Central Bank of Nigeria (CBN) Extends Deadline for Old Naira Note Swap
The Central Bank of Nigeria (CBN) has extended the deadline for the swap of old Naira notes by 10 days, according to a press statement issued on Sunday. CBN Governor, Godwin Emefiele, announced the new deadline of February 10, 2023.
Old notes can still be deposited directly with the CBN until February 17, 2023, as a result of widespread complaints from Nigerians about their inability to swap the old notes for the new designs ahead of the previous January 31 deadline.
Banks have been working over the weekend to swap the notes, but there have been widespread complaints of scarcity, particularly affecting rural areas.
New Deadlines Explained
The CBN has set two deadlines: February 10 and February 17. The first deadline, February 10, is a 10-day extension from January 31, which will allow for the collection of more old notes held by Nigerians and improve the swap success rate in rural communities.
After this date, old notes outside of the CBN will lose their legal tender status and cannot be spent. The CBN will be mobilizing their staff and working with the EFCC and ICPC to achieve their objectives.
The second deadline, February 17, is a 7-day grace period, in compliance with sections 20(3) and 22 of the CBN Act, allowing Nigerians to deposit their old notes at the CBN after the February 10 deadline when the old currency will have lost its legal tender status.
Why CBN Rolled Out New Naira Notes
Emefiele explained that the CBN was facing problems with the management of the current series of banknotes in circulation, especially those outside the banking system in Nigeria.
He added that currency management is a key function of the bank, as outlined in Section 2(b) of the CBN Act 2007, but this function is facing increasing challenges.
One of these challenges is the hoarding of banknotes by members of the public, with statistics showing that over 80% of currency in circulation is outside the vaults of commercial banks. Another challenge is the circulation of dirty and unfit banknotes, which gives the CBN a bad image and increases the risk of financial instability.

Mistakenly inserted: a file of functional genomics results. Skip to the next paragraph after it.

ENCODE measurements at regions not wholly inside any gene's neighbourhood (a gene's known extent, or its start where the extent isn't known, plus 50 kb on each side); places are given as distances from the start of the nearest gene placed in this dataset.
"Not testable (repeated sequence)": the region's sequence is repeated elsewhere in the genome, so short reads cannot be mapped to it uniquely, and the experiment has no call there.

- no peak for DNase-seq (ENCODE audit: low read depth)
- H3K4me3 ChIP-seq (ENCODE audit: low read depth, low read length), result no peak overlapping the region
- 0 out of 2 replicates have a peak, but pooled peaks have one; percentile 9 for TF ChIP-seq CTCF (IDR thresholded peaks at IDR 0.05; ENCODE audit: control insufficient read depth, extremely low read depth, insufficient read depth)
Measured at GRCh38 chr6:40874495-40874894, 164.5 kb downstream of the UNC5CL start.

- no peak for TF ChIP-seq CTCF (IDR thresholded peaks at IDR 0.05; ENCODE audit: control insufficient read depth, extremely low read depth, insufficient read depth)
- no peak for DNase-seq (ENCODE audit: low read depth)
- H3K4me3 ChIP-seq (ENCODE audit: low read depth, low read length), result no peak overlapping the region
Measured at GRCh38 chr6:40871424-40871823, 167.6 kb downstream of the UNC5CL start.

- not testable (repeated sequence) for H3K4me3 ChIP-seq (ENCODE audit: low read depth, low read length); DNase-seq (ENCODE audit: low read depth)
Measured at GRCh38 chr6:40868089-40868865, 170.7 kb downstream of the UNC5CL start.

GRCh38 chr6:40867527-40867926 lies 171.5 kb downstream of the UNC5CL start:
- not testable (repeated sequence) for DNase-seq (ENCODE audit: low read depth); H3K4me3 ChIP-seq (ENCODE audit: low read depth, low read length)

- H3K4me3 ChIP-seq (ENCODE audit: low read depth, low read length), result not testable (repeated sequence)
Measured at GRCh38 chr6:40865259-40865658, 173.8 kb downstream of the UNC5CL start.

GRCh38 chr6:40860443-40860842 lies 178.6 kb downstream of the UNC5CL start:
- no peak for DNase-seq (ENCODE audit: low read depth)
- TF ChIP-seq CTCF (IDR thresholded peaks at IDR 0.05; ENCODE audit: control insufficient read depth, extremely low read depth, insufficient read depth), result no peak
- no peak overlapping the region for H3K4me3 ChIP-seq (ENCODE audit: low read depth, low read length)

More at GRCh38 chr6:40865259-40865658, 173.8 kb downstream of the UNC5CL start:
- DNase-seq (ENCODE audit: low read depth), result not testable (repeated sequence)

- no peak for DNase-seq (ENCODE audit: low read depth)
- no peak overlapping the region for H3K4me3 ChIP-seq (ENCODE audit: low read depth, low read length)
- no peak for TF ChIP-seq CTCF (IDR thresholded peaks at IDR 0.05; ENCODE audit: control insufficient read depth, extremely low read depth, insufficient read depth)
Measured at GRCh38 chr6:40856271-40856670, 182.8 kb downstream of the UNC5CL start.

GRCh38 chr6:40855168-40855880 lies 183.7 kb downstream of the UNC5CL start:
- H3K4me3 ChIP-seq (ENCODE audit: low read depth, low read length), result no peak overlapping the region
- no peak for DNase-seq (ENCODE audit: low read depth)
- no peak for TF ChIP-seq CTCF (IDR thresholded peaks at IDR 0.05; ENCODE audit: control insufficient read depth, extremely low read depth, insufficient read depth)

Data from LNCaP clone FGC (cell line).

Emefiele also highlighted that the currency in circulation increases the risk of fake notes, with the CBN reporting significantly higher rates of counterfeiting, especially in the higher denominations of N500 and N1,000 banknotes.
He added that, according to global best practice, central banks should redesign, produce, and circulate new currency every 5-8 years, but the CBN has not redesigned the Naira for the past 20 years.
According to the CBN’s latest press release, since the distribution of the new Naira design began, the exercise has achieved a success rate of over 75% of the N2.7 trillion held outside the banking system. The CBN reported that Nigerians in rural areas, villages, the elderly, and vulnerable groups have had the opportunity to swap their old notes.
President Buhari Supports
CBN President Muhammadu Buhari stated that the target of the CBN’s policy on the redesigned Naira notes was not aimed at the general public but at those using money for illicit purposes. He explained that the policy was necessary to prevent fake money, corruption, and terrorist funding.
The President spoke out in response to reports of long queues as people wait for hours to deposit old notes and receive new ones, which have triggered public anger and criticism from opposition.
President Buhari stated that the currency changes were aimed at people storing illicit funds
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